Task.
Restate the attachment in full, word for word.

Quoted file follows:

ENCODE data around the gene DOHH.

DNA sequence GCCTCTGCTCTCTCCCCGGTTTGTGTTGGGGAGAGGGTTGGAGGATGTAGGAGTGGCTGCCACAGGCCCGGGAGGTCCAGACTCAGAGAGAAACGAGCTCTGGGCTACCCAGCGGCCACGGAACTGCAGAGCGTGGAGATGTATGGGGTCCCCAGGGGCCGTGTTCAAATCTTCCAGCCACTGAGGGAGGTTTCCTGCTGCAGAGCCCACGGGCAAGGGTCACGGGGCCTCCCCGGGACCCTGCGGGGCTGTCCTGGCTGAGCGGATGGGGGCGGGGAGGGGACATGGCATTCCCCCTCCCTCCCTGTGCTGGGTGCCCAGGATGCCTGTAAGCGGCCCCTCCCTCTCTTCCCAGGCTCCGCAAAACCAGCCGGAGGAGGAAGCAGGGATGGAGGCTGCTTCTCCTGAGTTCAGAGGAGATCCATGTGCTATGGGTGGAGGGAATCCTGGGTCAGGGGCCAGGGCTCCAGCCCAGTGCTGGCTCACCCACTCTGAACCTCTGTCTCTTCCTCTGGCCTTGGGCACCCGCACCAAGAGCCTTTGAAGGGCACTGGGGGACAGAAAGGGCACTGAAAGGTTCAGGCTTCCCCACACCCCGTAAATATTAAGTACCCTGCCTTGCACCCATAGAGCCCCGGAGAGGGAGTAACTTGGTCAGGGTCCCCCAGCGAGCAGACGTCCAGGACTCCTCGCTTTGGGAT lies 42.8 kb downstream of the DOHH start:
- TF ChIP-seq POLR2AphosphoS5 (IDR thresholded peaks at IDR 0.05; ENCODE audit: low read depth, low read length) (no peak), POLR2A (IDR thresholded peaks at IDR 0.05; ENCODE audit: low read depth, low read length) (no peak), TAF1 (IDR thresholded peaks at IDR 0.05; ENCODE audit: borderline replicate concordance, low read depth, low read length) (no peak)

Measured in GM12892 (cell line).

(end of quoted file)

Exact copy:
ENCODE data around the gene DOHH.

DNA sequence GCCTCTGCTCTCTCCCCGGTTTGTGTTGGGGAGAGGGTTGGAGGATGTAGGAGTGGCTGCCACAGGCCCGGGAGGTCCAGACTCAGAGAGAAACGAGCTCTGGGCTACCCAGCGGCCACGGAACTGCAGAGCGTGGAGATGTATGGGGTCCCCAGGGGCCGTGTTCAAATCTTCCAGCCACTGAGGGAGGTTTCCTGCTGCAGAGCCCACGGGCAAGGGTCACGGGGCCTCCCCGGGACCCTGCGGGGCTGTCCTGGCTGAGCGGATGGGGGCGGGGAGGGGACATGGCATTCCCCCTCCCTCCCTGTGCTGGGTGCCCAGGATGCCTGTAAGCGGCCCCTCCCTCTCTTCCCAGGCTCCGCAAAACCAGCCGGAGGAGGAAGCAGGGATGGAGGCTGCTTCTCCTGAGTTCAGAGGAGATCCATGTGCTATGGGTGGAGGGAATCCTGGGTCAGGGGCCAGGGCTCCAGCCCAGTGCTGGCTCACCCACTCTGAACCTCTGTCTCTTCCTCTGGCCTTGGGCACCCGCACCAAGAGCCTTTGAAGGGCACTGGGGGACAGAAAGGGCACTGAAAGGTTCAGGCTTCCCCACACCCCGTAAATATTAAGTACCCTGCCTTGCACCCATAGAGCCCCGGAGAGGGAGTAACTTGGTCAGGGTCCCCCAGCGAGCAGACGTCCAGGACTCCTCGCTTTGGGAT lies 42.8 kb downstream of the DOHH start:
- TF ChIP-seq POLR2AphosphoS5 (IDR thresholded peaks at IDR 0.05; ENCODE audit: low read depth, low read length) (no peak), POLR2A (IDR thresholded peaks at IDR 0.05; ENCODE audit: low read depth, low read length) (no peak), TAF1 (IDR thresholded peaks at IDR 0.05; ENCODE audit: borderline replicate concordance, low read depth, low read length) (no peak)

Measured in GM12892 (cell line).